The root cause of addiction is trauma. Experts including Patricia Ogden, Stephen Porges, Peter Levine, Deb Dana, Bessel Van Der Kolk, and others[i] have refined, expanded and clarified the mechanisms and treatment of trauma in the individual. Since the experience of early life trauma is very closely associated with addiction challenges later in life, we must find a way to relate to underlying trauma if we hope to overcome addiction.[ii] We can understand trauma as the root cause of addiction more completely when we consider the effect of oppressive systems such as poverty, racism, and gender bias on the individual. We will explore how trauma occurs in the individual, the collective, and across generations in Chapter 1.
Deep ecology can be defined as a perspective that counters the industrial growth capitalist model of society, where progress is measured by productivity, growth of capital, and exploitation of natural resources and labor. The deep ecology movement directs our efforts to localize, live simply, and return to equitable and transparent economies. Deep ecology requires that we revisit our assumptions about food production, health, justice, sustainability, and the impact of human beings in the life of the planet.
The work of Dr. Joanna Macy, environmental activist and general systems theory scholar, is a touchstone for this book. Through the Work that Reconnects network,[iii] Macy leads an international effort to transform society to life-sustaining systems. To create life-sustaining systems, Macy presents two “stories” that illustrate our current challenges and a vision for the future. She calls one story “The Great Unravelling,” and the other story “The Great Turning.” [iv]
In the Great Unravelling, [v] she describes the current state of the developed world, which is dependent on extraction industries (esp. fossil fuels) and ever-expanding industrial growth. As globalization and systems of oppression have acted in concert, income inequality, resource exploitation, unbalanced and fragile financial systems, and physical and social distress have risen to epidemic proportions. We can see addiction very clearly as a factor, or really a symptom, of this unhealthy reliance on growth at all costs. Macy presents us with a choice: we can continue with this “Business as Usual,” ignoring the deeply harmful effects of these systems on people and planet, or we can begin to fundamentally change our use of resources and technology to build a sustainable future.
For this approach, Macy tells the second story, the Great Turning – a story of renewal, hope, and awakening to address our ecological and other crises. She sees the emergence of new and creative human responses, as well as a reawakening of traditional knowledge, that could lead us to a Life-Sustaining Society – one free of oppression, exploitation, and addiction. We could shift from exploitation to respect, from extraction to regeneration, and from competition to cooperation. More and more of us would come to see how we are interwoven together as people. We could shift our perspective to a return to wholeness and bearing strong witness to the interconnectedness of all life. The Great Turning would lead us to heal our most serious social and environmental challenges, if we have the courage to change.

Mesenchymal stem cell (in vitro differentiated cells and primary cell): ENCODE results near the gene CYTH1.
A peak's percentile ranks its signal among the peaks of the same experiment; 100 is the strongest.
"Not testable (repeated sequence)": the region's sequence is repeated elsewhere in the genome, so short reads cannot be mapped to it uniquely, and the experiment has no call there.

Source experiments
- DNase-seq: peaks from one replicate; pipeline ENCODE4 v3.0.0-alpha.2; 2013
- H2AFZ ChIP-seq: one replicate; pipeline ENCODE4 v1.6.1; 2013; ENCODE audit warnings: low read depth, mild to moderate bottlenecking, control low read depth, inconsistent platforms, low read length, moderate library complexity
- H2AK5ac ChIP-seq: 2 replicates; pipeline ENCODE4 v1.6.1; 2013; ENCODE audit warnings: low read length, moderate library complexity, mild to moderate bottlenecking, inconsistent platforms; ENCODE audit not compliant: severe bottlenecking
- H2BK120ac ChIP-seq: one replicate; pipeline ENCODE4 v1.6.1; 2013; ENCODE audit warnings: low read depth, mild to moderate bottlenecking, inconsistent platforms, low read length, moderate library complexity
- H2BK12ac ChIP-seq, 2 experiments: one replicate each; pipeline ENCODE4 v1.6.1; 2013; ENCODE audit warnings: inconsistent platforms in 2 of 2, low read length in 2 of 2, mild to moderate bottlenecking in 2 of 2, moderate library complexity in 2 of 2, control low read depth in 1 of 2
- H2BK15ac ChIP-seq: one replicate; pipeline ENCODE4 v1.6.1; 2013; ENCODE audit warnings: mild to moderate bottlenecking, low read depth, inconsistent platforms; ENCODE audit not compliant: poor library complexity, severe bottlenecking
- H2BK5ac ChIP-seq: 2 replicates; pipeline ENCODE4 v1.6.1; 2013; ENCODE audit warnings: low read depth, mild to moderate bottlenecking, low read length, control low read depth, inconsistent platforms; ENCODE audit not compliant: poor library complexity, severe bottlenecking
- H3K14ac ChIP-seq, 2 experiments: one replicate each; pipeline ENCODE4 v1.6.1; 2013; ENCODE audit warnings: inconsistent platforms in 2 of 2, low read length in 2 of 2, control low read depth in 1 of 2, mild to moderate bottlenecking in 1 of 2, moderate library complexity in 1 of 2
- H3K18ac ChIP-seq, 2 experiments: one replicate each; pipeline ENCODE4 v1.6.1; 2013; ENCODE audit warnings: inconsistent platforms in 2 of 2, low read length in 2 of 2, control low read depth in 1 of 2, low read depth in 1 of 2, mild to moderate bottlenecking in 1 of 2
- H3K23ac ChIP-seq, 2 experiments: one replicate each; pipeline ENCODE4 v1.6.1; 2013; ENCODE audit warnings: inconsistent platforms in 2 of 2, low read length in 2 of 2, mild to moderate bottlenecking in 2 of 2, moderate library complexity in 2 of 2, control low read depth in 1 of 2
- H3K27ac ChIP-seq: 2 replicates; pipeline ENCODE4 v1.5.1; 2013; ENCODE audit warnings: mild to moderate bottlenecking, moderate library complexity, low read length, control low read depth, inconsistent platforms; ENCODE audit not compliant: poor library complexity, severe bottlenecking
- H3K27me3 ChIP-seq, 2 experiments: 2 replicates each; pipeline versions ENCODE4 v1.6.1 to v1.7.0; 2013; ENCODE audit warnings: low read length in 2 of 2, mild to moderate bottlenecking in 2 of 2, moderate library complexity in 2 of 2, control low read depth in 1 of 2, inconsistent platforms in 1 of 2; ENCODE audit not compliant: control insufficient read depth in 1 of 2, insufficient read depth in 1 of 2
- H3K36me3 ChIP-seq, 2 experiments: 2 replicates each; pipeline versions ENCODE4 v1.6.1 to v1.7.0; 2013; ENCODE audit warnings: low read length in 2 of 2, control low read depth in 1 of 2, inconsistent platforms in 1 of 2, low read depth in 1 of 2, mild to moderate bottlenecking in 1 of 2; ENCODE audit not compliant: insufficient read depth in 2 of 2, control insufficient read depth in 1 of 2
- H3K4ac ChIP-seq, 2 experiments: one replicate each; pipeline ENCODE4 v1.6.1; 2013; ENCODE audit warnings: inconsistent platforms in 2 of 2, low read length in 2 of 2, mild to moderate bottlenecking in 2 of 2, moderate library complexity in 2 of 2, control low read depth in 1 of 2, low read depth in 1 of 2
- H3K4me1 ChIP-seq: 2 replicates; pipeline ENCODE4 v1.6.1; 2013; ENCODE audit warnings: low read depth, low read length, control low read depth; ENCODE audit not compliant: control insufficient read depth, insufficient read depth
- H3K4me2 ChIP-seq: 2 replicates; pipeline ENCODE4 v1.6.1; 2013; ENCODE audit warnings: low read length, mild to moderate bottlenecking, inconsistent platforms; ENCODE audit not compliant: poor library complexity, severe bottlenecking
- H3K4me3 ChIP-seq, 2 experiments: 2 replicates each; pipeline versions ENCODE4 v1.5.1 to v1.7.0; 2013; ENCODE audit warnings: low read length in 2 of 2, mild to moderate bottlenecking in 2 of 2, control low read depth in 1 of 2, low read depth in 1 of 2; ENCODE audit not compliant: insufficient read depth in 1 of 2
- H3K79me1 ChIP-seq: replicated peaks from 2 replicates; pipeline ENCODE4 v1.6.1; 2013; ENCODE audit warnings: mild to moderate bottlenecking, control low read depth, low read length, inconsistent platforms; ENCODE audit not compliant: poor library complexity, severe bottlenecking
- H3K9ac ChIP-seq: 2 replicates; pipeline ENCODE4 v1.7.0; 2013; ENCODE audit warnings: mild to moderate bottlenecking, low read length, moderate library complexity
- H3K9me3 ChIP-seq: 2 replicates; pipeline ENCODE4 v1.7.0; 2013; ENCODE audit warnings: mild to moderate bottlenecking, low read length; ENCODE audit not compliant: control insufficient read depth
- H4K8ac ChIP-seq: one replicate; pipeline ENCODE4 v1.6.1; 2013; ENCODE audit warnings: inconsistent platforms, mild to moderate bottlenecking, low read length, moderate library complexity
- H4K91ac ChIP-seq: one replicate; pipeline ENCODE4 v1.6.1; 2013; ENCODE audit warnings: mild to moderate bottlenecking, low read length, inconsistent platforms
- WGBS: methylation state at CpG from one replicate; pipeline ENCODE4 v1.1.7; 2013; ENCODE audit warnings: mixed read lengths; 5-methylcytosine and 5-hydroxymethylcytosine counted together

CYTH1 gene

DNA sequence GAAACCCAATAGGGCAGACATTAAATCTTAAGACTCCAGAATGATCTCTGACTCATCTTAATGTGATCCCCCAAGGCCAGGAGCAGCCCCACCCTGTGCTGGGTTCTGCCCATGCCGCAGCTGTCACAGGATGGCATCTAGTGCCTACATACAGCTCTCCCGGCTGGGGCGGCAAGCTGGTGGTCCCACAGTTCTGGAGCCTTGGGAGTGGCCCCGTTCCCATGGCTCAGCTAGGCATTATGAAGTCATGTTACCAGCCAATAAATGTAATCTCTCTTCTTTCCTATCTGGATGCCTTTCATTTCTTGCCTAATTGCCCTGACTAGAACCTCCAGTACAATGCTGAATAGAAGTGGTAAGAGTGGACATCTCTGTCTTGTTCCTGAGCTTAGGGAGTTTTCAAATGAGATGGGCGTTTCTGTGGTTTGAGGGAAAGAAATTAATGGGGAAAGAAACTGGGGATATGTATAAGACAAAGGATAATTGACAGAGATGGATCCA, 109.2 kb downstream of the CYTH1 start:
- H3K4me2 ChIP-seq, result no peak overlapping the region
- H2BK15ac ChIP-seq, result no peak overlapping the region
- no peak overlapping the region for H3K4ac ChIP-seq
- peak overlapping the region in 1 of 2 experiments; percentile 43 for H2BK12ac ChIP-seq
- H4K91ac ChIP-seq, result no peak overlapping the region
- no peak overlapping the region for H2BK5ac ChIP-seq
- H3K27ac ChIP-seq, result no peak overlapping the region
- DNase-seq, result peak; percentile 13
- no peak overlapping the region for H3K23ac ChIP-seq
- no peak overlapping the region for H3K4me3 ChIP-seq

Both deep ecology and the yoga practices presented in this book are based on traditional knowledge (TK, also known as indigenous knowledge). What is shared among TK-based systems and practices is a holistic view of reality. Deep ecology, for example, is holistic because it is an integrated, “more than the sum of the parts” approach to how to live and care for all that is alive on earth. Yoga (and mindfulness) are holistic systems in that they unite body, mind, and inner wisdom in a contemplative way of life. Traditional knowledge (TK), having been tested over generations, is “constantly verified through repetition and verification, inference and prediction, empirical observations, and recognition of pattern events.”[vi] In traditional knowledge, we preserve knowledge that has proven benefit for humankind–only the behavior and beliefs that promote our tribe’s survival continue in practice over generations. Examples of TK include rituals marking major life stages, culturally specific forms of artistic expression, plant-based medicines, and ancient farming methods that have stood the test of time.
Science by definition is about breaking systems apart (that is, analysis) and seeing the interactions within the parts. Science speaks an analytical language based on the rational mind. It tests hypotheses through observation and experimentation, and draws conclusions from the results. As science claims objectivity, scientific findings can become abstracted from our daily reality, which is always based on wholes (for example, consider the experience of seeing a waterfall: it is a combination of sight, sound, smell, temperature, light, motion, surroundings – the experience of a waterfall is much different than just “water flowing down some rocks”). Science–by being a step removed and caught in its own seeking for objectivity–can end up walling itself off from nature, and disappearing into a realm where only experts can talk to each other. By its very claims of objectivity, scientifically “proven” approaches feel safer, more reliable, than the knowledge we gain through our own holistic experience, or that are passed down through generations as traditional knowledge.
In contrasting traditional and scientific knowledge, it’s tempting to see traditional knowledge as “good” because it is a unified perspective, it sees patterns and pieces always as parts of a whole. It’s equally tempting to see the scientific approach as “bad”: the result of humans separating themselves from the rest of the living world. We could almost say the scientific approach is based on a dissociation from the flow of human experience. We can get stuck in these polarities, but in truth each knowledge system is valuable and offers insights we need. And both systems change and evolve with time.
Now, in the explosion of interest in yoga and mindfulness, we’re witnessing the meeting of traditional knowledge based on engaged observation and honoring of the natural world, with growing scientific understanding. These two approaches — Science and TK — are not always contradictory, however. And even when there are contradictions, they can be helpful to our understanding. While one study may disprove the last, science advances to a greater degree of understanding causation and relationship over time. Similarly, even as humans moved from caves, to fields, and then to cities, there is a continuity and sometimes rediscovery of ancient wisdom embedded in tradition that holds value for human health and well-being.